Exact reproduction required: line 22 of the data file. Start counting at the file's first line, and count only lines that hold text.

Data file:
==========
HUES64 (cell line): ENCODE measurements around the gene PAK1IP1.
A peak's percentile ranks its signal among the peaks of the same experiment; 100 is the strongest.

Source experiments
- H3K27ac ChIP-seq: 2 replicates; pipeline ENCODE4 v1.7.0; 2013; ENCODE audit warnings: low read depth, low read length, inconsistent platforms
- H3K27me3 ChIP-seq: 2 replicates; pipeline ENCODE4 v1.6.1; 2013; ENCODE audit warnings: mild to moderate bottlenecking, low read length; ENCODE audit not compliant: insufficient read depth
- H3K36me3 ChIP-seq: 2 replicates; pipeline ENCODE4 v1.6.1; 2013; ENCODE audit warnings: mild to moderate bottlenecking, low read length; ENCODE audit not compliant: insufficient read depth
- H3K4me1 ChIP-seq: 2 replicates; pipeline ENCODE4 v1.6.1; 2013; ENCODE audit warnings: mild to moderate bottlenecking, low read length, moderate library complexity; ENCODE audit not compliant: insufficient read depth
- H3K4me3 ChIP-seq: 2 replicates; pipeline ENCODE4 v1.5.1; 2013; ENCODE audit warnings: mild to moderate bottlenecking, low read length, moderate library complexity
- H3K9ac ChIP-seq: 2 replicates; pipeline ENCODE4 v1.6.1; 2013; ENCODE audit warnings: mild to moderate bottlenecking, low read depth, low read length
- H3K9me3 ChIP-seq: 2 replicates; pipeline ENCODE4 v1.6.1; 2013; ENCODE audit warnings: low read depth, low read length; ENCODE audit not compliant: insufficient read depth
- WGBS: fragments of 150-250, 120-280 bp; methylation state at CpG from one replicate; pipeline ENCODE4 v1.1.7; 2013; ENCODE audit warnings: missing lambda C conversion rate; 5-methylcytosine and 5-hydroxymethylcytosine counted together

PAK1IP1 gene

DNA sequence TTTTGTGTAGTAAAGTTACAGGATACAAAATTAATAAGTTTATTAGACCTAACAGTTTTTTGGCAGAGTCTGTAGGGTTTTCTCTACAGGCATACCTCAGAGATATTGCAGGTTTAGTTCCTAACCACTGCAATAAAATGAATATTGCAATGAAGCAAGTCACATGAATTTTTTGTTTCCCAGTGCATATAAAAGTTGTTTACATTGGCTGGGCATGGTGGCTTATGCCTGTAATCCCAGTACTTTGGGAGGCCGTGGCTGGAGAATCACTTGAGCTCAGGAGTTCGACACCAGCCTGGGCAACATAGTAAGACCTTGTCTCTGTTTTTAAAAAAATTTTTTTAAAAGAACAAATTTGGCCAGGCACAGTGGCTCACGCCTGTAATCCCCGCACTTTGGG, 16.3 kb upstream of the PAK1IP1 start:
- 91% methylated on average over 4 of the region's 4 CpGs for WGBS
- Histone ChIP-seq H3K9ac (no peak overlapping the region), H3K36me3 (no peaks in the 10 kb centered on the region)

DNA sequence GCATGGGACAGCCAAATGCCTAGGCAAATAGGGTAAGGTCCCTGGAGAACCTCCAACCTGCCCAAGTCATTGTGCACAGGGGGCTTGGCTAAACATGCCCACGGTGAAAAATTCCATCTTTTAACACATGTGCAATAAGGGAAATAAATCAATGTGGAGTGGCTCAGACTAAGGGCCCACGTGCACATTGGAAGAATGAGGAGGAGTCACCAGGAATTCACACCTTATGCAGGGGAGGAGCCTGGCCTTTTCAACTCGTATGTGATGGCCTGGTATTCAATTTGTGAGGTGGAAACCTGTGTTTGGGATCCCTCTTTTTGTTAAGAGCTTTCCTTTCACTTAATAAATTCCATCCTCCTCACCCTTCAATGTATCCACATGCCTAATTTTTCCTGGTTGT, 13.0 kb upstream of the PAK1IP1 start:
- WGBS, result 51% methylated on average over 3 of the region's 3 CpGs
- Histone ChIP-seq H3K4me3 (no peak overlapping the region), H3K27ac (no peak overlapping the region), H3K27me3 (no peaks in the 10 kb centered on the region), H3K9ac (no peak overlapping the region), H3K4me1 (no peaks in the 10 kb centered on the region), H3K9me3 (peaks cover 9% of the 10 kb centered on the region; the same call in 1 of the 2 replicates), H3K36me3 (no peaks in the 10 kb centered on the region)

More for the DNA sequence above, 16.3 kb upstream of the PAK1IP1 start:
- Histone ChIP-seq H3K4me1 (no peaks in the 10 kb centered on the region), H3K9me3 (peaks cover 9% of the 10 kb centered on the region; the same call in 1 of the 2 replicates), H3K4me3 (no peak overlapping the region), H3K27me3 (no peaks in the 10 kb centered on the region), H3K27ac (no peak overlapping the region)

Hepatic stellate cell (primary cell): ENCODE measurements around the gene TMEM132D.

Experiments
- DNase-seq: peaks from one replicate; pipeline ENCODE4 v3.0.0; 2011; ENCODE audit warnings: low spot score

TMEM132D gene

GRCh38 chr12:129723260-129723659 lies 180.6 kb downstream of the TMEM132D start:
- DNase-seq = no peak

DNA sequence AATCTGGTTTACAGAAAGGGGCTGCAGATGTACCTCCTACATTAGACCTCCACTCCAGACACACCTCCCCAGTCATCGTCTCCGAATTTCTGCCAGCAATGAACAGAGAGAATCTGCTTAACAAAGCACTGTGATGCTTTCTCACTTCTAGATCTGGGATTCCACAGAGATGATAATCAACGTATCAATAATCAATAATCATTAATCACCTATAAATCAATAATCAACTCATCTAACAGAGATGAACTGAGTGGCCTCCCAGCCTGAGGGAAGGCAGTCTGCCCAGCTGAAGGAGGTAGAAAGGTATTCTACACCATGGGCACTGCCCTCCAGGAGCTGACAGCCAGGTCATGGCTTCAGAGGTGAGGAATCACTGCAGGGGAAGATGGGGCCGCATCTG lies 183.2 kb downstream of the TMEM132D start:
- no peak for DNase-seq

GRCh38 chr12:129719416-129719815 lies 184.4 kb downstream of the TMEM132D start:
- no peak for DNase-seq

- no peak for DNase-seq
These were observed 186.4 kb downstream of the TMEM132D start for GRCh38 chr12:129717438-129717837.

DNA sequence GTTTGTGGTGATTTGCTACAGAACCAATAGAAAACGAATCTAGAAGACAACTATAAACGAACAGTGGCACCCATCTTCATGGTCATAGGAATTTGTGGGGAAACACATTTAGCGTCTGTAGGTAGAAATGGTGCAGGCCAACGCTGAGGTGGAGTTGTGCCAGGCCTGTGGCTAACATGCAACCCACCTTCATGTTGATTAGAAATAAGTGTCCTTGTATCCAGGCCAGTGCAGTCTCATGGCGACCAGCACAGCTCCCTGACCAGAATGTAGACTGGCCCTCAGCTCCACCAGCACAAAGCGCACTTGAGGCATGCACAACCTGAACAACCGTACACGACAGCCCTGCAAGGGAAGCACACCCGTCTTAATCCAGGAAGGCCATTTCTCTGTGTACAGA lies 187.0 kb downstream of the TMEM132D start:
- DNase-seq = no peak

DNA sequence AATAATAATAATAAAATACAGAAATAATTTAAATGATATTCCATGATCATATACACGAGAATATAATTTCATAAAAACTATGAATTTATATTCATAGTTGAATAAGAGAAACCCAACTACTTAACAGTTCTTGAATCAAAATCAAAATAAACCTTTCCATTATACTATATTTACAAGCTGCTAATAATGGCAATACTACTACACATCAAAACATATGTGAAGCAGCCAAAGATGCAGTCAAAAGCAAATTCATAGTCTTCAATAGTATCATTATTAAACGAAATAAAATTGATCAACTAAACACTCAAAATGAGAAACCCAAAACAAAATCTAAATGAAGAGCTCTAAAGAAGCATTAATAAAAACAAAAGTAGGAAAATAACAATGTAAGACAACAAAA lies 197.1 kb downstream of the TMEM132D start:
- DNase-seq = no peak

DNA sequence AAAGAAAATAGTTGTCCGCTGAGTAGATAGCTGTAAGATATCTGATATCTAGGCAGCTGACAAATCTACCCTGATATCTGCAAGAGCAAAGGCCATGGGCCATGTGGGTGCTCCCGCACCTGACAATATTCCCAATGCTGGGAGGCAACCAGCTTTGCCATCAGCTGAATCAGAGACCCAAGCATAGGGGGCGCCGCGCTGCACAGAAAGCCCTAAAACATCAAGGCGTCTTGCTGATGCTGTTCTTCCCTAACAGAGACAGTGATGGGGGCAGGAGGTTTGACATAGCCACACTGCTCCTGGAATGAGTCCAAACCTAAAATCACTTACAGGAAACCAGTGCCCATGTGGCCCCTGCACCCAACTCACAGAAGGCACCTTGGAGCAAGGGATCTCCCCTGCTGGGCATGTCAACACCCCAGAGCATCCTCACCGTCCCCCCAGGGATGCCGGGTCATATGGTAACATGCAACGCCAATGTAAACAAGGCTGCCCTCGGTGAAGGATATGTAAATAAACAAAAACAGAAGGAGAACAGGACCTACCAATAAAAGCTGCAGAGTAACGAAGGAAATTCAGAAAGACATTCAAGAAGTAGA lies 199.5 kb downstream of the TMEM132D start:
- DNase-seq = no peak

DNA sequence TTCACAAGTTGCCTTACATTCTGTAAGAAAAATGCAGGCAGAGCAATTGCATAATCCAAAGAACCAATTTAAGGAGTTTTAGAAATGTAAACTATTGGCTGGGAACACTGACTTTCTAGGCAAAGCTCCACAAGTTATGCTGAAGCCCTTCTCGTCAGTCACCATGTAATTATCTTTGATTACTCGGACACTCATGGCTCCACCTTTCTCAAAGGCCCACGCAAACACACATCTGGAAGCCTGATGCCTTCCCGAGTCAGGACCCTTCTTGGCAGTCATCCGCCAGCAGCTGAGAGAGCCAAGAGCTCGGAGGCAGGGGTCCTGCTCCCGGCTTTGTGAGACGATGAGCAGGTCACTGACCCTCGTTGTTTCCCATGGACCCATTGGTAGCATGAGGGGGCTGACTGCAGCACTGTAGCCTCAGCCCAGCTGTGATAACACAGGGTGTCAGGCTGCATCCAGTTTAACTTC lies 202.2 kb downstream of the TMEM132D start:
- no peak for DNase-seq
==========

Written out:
Experiments